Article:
Aesthetic Dentistry

Cosmetic dentistry refers to dental treatments that improve a person’s teeth, gums, and/or bite. Many dentists advertise themselves as cosmetic dentists without considering their education, expertise, or experience in this field. This is an unethical marketing tactic used by some dentists. There is no officially recognized specialization in cosmetic dentistry. However, there are some dentists who identify themselves as cosmetic dentists without any specialized training.

There are two main branches of cosmetic dentistry: Prosthodontics (prosthetic specialist) and Orthodontics (orthodontic specialist).

Cosmetic dentistry involves treatment alternatives such as adding dental materials to teeth or gums (bonding, porcelain veneers, laminate veneers, crown coatings, gum grafts), removing material from teeth or gums (tooth enamel corrections, gingivectomy, crown lengthening), teeth whitening, gum pigmentation treatment, and orthodontics for improving facial appearance by straightening teeth.


In today’s society, where social skills are important, smiling is the most effective tool for the first step. Our smile is a reflection of our face and soul. Most of us want to enhance our beauty by having an attractive smile. You cannot imagine that many people you admire for their gorgeous smiles actually have porcelain laminate veneers.

Porcelain laminate veneers can make your smile more striking. It is very easy to achieve a natural tooth appearance with porcelain laminates due to their translucent and very thin structure.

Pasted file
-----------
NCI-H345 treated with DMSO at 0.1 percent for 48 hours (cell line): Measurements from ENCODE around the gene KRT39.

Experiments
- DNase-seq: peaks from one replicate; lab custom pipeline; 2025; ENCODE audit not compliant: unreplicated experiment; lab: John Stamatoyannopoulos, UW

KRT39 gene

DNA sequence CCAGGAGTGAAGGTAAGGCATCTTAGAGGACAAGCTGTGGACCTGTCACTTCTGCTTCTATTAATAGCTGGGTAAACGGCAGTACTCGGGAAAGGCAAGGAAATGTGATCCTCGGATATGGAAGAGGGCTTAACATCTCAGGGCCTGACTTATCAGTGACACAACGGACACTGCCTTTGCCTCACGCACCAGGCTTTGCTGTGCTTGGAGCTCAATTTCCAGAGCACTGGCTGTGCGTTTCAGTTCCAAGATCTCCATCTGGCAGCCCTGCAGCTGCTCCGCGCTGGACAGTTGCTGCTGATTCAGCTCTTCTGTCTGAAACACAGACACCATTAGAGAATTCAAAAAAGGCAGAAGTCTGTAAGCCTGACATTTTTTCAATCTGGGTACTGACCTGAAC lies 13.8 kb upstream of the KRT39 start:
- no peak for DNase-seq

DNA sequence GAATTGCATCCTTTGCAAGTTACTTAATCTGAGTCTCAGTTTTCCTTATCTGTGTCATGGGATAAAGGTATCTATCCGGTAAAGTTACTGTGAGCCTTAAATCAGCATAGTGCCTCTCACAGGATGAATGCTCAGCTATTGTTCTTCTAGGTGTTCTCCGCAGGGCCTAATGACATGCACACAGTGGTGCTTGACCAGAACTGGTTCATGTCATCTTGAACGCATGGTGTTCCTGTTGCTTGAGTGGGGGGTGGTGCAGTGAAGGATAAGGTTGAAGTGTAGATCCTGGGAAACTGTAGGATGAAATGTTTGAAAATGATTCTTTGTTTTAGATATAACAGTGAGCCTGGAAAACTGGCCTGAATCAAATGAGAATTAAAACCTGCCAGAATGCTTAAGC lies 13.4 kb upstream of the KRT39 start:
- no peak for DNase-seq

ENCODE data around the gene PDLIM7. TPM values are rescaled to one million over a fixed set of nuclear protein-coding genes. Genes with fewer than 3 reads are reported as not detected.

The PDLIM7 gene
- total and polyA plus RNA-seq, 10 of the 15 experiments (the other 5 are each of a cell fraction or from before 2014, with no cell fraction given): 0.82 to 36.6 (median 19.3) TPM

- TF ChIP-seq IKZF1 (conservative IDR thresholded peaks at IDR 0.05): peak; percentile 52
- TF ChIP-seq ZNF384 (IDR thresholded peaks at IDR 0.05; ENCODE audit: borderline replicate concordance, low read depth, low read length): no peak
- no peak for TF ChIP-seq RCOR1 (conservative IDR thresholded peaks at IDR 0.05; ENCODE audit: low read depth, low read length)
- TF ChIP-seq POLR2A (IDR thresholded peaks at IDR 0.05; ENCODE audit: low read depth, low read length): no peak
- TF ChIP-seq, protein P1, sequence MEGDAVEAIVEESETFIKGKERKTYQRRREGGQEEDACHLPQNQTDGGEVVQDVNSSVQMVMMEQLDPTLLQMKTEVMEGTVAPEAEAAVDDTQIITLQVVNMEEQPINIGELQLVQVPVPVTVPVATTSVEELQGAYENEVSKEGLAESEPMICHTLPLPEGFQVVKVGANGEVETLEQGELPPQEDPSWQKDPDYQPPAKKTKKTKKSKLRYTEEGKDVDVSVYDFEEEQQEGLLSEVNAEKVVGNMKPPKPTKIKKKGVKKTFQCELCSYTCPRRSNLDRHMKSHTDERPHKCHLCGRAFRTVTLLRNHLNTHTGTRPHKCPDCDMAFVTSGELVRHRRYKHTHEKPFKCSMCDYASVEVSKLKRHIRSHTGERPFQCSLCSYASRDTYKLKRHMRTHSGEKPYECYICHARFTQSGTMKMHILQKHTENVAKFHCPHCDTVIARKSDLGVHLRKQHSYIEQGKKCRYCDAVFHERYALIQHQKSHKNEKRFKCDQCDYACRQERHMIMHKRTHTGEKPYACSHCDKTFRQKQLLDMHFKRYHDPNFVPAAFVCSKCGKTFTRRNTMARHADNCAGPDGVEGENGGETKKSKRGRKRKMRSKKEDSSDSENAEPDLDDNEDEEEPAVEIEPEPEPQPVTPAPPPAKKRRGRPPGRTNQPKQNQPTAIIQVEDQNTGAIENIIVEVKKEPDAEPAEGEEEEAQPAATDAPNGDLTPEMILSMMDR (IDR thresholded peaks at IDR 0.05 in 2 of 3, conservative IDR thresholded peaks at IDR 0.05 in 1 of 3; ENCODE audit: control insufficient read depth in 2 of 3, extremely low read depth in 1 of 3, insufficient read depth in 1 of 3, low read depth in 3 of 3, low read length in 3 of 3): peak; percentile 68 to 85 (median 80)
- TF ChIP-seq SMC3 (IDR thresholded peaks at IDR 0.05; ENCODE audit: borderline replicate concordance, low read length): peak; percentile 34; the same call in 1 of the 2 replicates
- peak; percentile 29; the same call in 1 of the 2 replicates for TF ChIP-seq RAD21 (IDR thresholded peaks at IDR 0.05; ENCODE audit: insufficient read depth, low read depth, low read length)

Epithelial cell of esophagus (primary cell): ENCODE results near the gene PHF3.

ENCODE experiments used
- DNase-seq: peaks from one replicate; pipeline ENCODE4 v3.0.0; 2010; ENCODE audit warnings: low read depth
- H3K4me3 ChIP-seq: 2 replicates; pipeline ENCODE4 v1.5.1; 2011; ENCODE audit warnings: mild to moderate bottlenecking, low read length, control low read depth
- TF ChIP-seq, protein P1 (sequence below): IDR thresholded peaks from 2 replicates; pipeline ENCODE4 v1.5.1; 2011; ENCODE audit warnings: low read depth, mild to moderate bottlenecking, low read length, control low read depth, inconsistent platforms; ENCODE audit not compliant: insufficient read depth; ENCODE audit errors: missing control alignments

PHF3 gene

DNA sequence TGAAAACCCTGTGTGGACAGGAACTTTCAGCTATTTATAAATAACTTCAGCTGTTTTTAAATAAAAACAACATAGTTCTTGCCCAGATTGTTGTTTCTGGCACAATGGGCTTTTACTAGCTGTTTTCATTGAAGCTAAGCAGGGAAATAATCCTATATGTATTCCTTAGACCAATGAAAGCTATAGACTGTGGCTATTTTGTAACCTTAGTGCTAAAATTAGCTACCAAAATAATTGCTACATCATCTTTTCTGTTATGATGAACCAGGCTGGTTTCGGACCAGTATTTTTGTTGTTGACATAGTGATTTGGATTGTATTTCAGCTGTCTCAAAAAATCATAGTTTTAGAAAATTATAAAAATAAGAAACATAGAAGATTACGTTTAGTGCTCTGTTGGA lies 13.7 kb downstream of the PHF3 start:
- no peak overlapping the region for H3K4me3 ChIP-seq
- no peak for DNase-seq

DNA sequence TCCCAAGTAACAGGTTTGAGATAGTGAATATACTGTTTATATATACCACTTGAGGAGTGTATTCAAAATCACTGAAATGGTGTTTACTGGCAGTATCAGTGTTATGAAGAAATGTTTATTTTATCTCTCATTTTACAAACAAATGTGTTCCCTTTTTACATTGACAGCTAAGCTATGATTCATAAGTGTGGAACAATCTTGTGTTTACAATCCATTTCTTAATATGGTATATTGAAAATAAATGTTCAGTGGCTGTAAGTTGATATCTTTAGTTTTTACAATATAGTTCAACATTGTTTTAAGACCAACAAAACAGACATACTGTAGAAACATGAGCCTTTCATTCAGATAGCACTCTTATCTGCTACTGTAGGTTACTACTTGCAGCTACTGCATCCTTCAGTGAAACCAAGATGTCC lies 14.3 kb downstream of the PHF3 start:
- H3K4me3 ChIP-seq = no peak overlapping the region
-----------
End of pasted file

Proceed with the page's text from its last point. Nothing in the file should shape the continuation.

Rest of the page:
Treatment stages:

Appointment: Obtaining work models, taking X-rays and photographs, performing minimal tooth cutting, and taking measurements and making temporary ones.
Appointment: Checking the fit and aesthetics of the temporary veneers, simulating the final appearance, and taking measurements for nightguards (nightguards are made after the veneers are cemented to protect the porcelain laminate veneers).


Face analysis requires an examination of the face as a whole. In the frontal plane, the line passing through the central teeth (front teeth) should ideally intersect with the midline of the face. The lower jaw front teeth do not intersect with the upper jaw front teeth on the same line in many people. However, since the lower jaw is usually not visible during a smile, mandibular midline discrepancies do not significantly affect natural aesthetics. Therefore, mandibular midline discrepancies are not very important in aesthetics.

In face analysis, the parallelism between the line passing through the pupils in the frontal plane and the line passing through the incisal edges of the teeth is evaluated. To observe the dynamics of a smile in the best way, all lines are evaluated for their parallelism and synergy to perform a complete face analysis.

In sagittal plane analysis, Ricketts’ E-plane (a plane passing through the tip of the nose and the tip of the chin) is evaluated. According to this plane, the average value for the distance between the upper lip and E-plane is 4-5 mm in males and 3-4 mm in females. This distance is significant in terms of the harmony between the upper lip and the dental arch.